Recently, there has been a resurgence of interest in digging local clay, spurred on by the state’s strong wood-fire community. The International Wild Clay Research Project (IWCRP) has created a cult of local clay advocates that source deposits. In 2013, IWCRP hosted an exhibit titled “Wild Clay, Field Paper” that helped teach art students at Montana State University-Bozeman about history, earth science, and geology connected to specific clay deposits.

Most recently, Montana Clay’s political savvy and commitment to advocacy was apparent during the 2015 legislative session at the state capitol building. Organized by Emily Free Wilson, artists such as Heidi West, Lisa Ernst, and Adam Field provided wheel-throwing and handbuilding demonstrations in the Capitol Rotunda for legislators. The “Clay-In” raised the organizational profile and pointed to the fact that Montana, with the third largest percentage of artists per capita in the nation, relies on the arts as an important economic contributor.

8 Wesley Harvey’s tumblers, to 6½ in. (17 cm) in height, earthenware, underglaze, glaze, laser decals, commercial decals, luster, 2015.

9 Philip Mahn’s teapot set, dimensions variable, earthenware, wood fired, 2014.

Most recently, Montana Clay’s political savvy and commitment to advocacy was apparent during the 2015 legislative session at the state capitol building. Organized by Emily Free Wilson, artists such as Heidi West, Lisa Ernst, and Adam Field provided wheel-throwing and handbuilding demonstrations in the Capitol Rotunda for legislators. The “Clay-In” raised the organizational profile and pointed to the fact that Montana, with the third largest percentage of artists per capita in the nation, relies on the arts as an important economic contributor.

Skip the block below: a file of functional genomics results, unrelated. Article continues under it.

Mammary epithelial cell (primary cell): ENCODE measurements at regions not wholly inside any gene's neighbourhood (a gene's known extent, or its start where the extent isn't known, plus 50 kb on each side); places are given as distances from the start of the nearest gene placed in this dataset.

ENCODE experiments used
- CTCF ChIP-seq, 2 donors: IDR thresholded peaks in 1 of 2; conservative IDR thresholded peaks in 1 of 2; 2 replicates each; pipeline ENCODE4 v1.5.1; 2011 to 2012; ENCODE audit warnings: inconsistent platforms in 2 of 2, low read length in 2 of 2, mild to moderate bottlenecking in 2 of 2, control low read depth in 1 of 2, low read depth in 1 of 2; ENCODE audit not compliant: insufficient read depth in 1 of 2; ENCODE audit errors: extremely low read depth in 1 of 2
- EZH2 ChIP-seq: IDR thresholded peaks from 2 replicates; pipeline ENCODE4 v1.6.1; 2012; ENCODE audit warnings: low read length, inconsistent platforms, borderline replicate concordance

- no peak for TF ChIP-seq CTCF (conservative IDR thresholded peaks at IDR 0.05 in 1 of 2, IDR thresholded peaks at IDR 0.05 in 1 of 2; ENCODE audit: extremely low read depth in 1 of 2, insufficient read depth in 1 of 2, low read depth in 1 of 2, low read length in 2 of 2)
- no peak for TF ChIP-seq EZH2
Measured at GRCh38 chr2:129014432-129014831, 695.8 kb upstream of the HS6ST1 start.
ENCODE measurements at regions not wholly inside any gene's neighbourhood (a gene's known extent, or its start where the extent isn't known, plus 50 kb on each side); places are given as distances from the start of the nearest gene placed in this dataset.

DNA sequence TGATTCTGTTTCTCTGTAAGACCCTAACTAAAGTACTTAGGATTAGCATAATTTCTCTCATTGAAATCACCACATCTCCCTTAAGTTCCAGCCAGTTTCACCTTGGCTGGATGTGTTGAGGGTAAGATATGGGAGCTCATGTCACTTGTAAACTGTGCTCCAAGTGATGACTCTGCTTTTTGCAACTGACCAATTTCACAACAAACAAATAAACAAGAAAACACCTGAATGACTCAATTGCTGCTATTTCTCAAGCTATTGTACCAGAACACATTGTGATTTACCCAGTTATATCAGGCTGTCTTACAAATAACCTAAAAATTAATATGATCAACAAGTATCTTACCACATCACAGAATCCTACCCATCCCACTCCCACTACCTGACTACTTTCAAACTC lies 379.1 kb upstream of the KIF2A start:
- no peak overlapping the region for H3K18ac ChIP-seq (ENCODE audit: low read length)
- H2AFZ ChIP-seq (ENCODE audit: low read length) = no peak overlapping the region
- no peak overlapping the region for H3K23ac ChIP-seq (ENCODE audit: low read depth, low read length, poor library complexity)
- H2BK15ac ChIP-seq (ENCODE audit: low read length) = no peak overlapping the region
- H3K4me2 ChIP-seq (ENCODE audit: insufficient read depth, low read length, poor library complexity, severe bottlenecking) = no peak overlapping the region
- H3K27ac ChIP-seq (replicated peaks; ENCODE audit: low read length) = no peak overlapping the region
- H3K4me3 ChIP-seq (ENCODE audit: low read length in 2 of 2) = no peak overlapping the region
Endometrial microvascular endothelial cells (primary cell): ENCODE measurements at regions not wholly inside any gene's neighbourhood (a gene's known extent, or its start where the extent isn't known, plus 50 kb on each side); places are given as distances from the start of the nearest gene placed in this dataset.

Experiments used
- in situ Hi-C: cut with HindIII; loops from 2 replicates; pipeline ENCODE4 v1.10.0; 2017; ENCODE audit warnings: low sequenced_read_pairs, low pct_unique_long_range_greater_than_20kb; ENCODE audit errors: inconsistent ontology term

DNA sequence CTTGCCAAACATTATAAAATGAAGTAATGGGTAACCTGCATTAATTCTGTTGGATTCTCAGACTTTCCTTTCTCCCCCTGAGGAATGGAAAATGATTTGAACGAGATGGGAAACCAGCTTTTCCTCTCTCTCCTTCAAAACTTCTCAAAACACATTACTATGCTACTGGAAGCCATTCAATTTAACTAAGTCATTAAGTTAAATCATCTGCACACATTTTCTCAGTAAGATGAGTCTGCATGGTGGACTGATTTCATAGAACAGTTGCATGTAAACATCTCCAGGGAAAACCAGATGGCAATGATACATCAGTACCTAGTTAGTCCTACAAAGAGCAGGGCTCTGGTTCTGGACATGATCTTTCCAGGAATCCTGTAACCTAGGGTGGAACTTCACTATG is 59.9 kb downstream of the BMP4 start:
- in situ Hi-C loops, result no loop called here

10 Steven Young Lee working at the potter’s wheel.

10 Steven Young Lee working at the potter’s wheel.

Growing Stronger
The future of Montana Clay looks bright. At a recent meeting, a brainstorming session included suggestions to annually honor a state Potter Laureate. Someone else suggested studio tours emulating the Annual St. Croix Valley Pottery Tour and Sale in Minnesota or the local Artists Along the Bitterroot in Montana. Others suggested a stronger web presence, possibly even an online sales gallery or blog.

Planned projects include a member-artist exhibition at Paris Gibson Square Museum of Art. A second exhibition, tentatively titled “Founding Mudders & Potters,” has been organized to recognize artists who have made significant historical contributions. Likewise, the Montana Art Gallery Directors Association (MAGDA), a statewide group that shares resources and travels exhibitions, has approached Montana Clay about touring an exhibition of members’ work, with the goal of reaching venues in rural, out-of-the-way locations.
All of these activities align with the group’s goal to showcase the breadth of ceramic artists working in the state. Galloway says, “I would love to see every institution in the state commit to one exhibition annually featuring a solo ceramic artist or group show as a way to increase the visibility of ceramic artists in our communities.”

the author Brandon Reintjes is the Senior Curator at the Missoula Art Museum in Missoula, Montana, and writes regularly about ceramics and contemporary art. Recent projects include an interview with the artist Sandra Dal Poggetto and a story for “Reflections West,” a Montana Public Radio program about the literature, history, and culture of the American West.

Subscriber Extras: Images

Andrea Moon’s Holding In, 36 in. (91cm) in height, stoneware, glaze, 2015.

David Hiltner’s Trophy 1, ceramic.

Shalene Valenzuela’s An Implement of Self Construction: Masques, ceramic.